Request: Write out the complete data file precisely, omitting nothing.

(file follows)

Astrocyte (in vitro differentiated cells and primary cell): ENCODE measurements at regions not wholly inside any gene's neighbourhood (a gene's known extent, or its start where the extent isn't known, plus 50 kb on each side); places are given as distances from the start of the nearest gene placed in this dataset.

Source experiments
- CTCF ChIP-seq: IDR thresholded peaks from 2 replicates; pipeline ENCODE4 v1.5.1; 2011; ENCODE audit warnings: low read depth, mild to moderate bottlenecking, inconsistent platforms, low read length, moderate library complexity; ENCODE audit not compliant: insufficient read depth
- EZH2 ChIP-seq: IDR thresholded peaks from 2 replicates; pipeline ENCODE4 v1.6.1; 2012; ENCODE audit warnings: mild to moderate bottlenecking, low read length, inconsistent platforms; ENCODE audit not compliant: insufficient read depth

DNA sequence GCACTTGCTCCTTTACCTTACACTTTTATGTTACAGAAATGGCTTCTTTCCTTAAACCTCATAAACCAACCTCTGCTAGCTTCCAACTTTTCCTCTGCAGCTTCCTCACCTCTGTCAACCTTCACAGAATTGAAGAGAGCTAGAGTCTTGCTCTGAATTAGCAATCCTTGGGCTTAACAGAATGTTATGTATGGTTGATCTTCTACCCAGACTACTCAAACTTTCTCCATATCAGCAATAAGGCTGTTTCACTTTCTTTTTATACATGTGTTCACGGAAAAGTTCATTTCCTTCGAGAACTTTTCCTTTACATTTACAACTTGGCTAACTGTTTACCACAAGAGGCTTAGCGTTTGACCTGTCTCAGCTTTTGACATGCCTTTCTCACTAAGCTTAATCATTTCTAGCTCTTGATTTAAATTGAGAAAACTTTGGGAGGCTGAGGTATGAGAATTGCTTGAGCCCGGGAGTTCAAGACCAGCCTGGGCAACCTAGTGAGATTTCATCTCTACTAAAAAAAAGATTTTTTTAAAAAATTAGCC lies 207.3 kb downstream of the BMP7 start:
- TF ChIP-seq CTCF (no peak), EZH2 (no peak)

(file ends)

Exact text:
Astrocyte (in vitro differentiated cells and primary cell): ENCODE measurements at regions not wholly inside any gene's neighbourhood (a gene's known extent, or its start where the extent isn't known, plus 50 kb on each side); places are given as distances from the start of the nearest gene placed in this dataset.

Source experiments
- CTCF ChIP-seq: IDR thresholded peaks from 2 replicates; pipeline ENCODE4 v1.5.1; 2011; ENCODE audit warnings: low read depth, mild to moderate bottlenecking, inconsistent platforms, low read length, moderate library complexity; ENCODE audit not compliant: insufficient read depth
- EZH2 ChIP-seq: IDR thresholded peaks from 2 replicates; pipeline ENCODE4 v1.6.1; 2012; ENCODE audit warnings: mild to moderate bottlenecking, low read length, inconsistent platforms; ENCODE audit not compliant: insufficient read depth

DNA sequence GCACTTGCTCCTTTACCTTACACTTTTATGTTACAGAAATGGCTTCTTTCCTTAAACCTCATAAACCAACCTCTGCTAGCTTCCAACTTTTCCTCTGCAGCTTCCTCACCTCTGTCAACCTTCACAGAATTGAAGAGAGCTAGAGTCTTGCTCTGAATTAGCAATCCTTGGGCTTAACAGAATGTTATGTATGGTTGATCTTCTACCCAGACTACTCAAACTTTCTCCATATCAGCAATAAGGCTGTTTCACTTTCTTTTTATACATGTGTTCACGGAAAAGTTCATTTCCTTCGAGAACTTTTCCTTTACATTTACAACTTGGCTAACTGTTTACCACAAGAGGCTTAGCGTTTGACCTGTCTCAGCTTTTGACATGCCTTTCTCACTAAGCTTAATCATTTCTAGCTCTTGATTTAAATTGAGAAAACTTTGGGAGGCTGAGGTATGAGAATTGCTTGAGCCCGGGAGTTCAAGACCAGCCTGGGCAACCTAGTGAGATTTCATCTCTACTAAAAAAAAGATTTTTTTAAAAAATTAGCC lies 207.3 kb downstream of the BMP7 start:
- TF ChIP-seq CTCF (no peak), EZH2 (no peak)